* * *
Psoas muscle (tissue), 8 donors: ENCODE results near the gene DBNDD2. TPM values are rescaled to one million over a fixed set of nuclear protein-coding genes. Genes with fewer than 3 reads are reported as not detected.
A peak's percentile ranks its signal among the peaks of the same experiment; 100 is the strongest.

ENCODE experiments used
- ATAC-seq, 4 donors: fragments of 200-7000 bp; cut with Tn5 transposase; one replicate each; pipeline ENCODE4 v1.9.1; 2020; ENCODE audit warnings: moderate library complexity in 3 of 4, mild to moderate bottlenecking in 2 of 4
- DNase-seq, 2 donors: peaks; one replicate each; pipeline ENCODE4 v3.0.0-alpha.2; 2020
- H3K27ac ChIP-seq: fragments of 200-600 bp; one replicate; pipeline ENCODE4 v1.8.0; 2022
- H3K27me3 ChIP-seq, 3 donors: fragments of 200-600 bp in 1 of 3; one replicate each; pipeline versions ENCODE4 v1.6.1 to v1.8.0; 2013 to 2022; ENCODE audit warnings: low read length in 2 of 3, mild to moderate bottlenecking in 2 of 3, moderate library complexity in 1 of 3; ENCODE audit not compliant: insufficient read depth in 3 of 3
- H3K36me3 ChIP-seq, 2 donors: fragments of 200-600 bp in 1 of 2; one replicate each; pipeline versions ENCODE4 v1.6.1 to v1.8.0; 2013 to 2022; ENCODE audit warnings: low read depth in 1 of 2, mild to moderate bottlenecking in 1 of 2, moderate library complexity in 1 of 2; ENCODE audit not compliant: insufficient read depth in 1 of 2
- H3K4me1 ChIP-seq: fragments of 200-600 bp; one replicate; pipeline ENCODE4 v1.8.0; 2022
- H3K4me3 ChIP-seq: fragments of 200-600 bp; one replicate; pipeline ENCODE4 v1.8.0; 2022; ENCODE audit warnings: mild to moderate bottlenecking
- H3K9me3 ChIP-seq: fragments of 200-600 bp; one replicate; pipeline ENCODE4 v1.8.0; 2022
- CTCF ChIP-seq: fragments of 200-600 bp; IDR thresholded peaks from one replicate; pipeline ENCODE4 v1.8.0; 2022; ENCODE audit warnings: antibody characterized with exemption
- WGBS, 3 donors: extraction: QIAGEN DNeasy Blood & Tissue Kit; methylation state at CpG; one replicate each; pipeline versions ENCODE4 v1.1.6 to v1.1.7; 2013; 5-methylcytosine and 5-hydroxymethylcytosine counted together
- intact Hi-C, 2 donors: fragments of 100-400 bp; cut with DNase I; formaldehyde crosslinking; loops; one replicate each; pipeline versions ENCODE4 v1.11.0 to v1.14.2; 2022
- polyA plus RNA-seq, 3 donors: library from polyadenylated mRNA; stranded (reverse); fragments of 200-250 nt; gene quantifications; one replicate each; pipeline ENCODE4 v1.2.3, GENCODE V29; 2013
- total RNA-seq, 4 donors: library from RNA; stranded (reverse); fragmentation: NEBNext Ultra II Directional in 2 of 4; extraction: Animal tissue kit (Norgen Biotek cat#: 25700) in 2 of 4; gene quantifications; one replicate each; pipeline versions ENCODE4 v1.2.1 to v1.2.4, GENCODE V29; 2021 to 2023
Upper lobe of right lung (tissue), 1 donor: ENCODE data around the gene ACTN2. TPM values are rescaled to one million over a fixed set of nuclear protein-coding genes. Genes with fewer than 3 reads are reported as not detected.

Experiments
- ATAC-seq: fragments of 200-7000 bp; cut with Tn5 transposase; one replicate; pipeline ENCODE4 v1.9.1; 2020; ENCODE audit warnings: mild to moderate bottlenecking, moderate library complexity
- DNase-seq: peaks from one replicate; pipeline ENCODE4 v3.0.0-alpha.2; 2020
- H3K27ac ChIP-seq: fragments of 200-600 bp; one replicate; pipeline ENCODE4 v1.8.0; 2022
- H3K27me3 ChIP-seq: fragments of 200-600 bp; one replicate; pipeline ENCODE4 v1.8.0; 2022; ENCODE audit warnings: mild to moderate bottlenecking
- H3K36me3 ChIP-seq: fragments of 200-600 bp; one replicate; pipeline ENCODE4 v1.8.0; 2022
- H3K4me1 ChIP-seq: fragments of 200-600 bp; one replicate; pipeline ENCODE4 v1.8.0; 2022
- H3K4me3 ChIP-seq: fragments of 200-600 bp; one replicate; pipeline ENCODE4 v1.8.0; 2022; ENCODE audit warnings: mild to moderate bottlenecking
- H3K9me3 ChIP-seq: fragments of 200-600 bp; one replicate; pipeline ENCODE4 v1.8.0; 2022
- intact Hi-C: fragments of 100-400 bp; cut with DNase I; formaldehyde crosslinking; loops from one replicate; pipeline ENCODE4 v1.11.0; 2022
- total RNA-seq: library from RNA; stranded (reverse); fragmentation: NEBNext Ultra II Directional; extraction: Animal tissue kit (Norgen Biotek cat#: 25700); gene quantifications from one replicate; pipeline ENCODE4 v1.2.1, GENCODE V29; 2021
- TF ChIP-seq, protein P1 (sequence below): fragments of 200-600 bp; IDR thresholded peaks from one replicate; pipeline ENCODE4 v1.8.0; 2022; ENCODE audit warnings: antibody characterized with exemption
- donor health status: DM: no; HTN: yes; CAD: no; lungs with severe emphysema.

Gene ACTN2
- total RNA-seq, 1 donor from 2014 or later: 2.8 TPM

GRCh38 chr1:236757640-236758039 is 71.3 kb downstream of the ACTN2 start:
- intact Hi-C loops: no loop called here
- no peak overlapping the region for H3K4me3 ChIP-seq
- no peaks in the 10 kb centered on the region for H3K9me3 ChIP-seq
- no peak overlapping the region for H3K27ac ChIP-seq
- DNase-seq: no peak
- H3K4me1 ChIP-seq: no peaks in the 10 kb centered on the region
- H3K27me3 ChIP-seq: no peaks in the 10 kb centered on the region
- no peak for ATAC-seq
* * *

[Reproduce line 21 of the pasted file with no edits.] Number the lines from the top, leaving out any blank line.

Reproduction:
- H3K27ac ChIP-seq: fragments of 200-600 bp; one replicate; pipeline ENCODE4 v1.8.0; 2022